Nashim, on the other hand, do not bear group "responsibility." They have no obligation to ensure that every other Jew fulfills his obligation of Birkas ha'Mazon. Therefore, unless a woman's obligation to recite Birkas ha'Mazon is on the same level as a man's (i.e. mid'Oraisa), she cannot exempt him from his obligation.
The DAGUL MEREVAVAH (OC 271:2) refers to the MAGEN AVRAHAM (271:1) who rules that if a person recites the Shemoneh Esreh of Ma'ariv on Shabbos night, he fulfills his Torah obligation to recite Kidush (although he must still fulfill the d'Rabanan obligation to recite Kidush over a cup of wine). The Dagul Merevavah writes that according to this ruling, although a woman normally has the same obligation of Kidush that a man has, if a woman recited Ma'ariv on Shabbos night she cannot recite Kidush for a man who has not recited Ma'ariv. Since her obligation is now only mid'Rabanan (because she already fulfilled her d'Oraisa obligation), she cannot discharge a man's d'Oraisa obligation, because women are not in the category of "responsibility" which would enable her to exempt another person even when she is not obligated herself.
The Dagul Merevavah questions whether a man who already recited Ma'ariv may exempt a woman who has not recited Ma'ariv. Perhaps just as a woman does not have responsibility of Arvus for a man, a man does not have responsibility of Arvus for a woman (and thus he cannot exempt her if he is obligated to recite Kidush only mid'Rabanan).
The Rosh and the Dagul Merevavah seem to infer from the Gemara here that only men accepted the responsibility of Arvus, since the number 603,550 included only men.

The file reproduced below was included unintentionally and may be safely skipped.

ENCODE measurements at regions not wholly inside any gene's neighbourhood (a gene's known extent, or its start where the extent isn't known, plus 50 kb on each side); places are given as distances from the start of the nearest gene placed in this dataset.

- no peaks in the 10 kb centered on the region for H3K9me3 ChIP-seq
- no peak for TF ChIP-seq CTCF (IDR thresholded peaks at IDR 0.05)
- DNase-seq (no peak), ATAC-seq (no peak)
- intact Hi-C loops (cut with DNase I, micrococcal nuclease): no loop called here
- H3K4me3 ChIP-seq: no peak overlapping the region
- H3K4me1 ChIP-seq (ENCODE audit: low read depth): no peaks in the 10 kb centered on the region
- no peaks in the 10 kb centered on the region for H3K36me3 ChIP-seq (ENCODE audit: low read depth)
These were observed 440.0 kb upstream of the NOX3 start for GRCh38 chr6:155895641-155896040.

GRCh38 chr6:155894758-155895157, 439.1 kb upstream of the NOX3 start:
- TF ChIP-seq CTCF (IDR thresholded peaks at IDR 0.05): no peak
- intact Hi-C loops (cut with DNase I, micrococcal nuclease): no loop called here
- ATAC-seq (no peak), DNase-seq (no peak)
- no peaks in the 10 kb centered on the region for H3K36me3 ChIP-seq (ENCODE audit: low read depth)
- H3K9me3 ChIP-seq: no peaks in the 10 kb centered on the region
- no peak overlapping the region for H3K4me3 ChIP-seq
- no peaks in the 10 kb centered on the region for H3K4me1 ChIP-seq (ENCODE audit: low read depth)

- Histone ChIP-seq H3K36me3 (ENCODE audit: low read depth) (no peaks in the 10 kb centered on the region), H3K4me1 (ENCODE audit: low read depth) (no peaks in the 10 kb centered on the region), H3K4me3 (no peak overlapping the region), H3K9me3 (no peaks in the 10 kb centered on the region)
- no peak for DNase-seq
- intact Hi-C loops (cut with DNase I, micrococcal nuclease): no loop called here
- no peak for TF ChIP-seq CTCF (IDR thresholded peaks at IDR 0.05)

REBBI AKIVA EIGER (Teshuvos 1:7) responds that when the Rosh writes that women are not bound by group "responsibility," he does not mean that they are never responsible for another Jew's fulfillment of the Mitzvos. Rather, a woman is not "responsible" only in the case of a Mitzvah which she is not obligated to perform herself. In the case of a Mitzvah which she is also obligated mid'Oraisa to perform, she does have "responsibility" for other Jews and other Jews have responsibility for her. Therefore, she may exempt a man from his d'Oraisa obligation to recite Kidush.
Rebbi Akiva Eiger's understanding is consistent with what Tosfos writes in Nidah, that the only reason why the number of women who left Mitzrayim was omitted from the count was because their numbers were unknown. They were, nonetheless, included in the obligation of Arvus.
However, according to the Rosh in Berachos and Rashi in Rosh Hashanah, who write that one Jew may exempt another Jew in his obligation of Birkas ha'Mitzvos because of Arvus even though the one who recites the blessing does not perform the Mitzvah himself, there is a problem. How can a Ger recite a blessing on behalf of a Jew, or vice versa? Rashi in Nidah (13b) writes that Gerim are not included in Arvus. Accordingly, a Ger should not be able to recite a blessing on behalf of a Jew, and a Jew should not be able to recite a blessing on behalf of a Ger!